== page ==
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the best authorities on spectrum analysis. I had intended, in this connection, to discuss these last points, to which I can here only allude, and which are every day acquiring greater and greater importance; but my paper is already too long, and there is abundant material for another essay on the same general subject. I have accomplished the immediate object at which I aimed, if I have made evident that the foundations of our science are still hidden in obscurity, and that the conception of a chemical element is to-day just as indefinite and just as metaphysical as it was at the time of Aristotle.


WITHIN the last few months the public has received much and varied information on the subject of agnostics, their tenets, and even their future. Agnosticism exercised the orators of the Church Congress at Manchester.[1] It has been furnished with a set of "articles" fewer, but not less rigid, and certainly not less consistent than the thirty-nine; its nature has been analyzed, and its future severely predicted by the most eloquent of that prophetical school whose Samuel is Auguste Comte. It may still be a question, however, whether the public is as much the wiser as might be expected, considering all the trouble that has been taken to enlighten it. Not only are the three accounts of the agnostic position sadly out of harmony with one another, but I propose to show cause for my belief that all three must be seriously questioned by any one who employs the term "agnostic" in the sense in which it was originally used. The learned principal of King's College, who brought the topic of agnosticism before the Church Congress, took a short and easy way of settling the business:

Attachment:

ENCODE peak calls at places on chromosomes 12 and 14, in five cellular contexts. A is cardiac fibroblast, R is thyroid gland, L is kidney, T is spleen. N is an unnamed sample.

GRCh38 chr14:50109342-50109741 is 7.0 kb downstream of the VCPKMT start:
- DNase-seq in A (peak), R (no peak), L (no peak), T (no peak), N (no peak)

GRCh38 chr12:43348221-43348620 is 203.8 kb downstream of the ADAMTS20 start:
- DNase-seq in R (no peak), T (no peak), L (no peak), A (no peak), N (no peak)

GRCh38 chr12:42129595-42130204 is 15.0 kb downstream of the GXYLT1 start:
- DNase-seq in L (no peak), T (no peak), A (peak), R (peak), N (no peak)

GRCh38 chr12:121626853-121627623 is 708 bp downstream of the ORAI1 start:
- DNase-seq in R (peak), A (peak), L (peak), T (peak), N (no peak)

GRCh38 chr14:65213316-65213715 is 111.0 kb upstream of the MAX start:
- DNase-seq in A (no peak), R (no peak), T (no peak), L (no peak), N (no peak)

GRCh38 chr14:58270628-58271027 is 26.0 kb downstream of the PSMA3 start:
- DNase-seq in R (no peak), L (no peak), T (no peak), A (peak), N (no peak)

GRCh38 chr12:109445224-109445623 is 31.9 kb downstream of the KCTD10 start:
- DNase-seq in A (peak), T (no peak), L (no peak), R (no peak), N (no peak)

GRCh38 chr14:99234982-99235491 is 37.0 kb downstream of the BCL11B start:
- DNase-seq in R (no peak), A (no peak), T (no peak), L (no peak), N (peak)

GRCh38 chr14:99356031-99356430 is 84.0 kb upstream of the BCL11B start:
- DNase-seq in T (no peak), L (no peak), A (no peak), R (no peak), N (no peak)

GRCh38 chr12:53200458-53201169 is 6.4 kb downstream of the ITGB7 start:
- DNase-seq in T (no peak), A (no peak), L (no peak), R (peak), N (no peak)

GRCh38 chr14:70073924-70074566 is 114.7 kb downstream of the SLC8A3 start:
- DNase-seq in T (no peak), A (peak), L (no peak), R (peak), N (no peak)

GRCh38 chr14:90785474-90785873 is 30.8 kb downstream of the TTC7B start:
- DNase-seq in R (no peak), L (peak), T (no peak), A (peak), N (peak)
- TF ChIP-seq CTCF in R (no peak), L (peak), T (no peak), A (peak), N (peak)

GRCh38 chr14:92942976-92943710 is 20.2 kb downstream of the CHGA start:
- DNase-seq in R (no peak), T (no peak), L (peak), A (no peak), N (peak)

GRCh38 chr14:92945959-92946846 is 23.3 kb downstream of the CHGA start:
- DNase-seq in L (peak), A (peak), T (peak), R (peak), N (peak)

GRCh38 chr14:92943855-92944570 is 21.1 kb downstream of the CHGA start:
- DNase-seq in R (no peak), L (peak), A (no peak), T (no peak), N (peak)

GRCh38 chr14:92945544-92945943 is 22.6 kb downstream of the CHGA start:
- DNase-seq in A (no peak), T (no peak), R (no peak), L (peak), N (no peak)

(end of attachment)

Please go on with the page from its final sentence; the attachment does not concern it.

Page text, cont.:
But if this be so, for a man to urge, as an escape from this article of belief, that he has no means of a scientific knowledge of the unseen world, or of the future, is irrelevant. His difference from Christians lies not in the fact that he has no knowledge of these things, but that he does not believe the authority on which they are stated. He may prefer to call himself an agnostic; but his real name is an older one—he is an infidel; that is to say, an unbeliever. The word infidel, perhaps, carries an unpleasant significance. Perhaps it is right that it should. It is, and it ought to be, an unpleasant thing for a man to have to say plainly that he does not believe in Jesus Christ.

And in the course of the discussion which followed, the Bishop of

  1. See the "Official Report of the Church Congress held at Manchester," October, 1888, pp. 253, 254.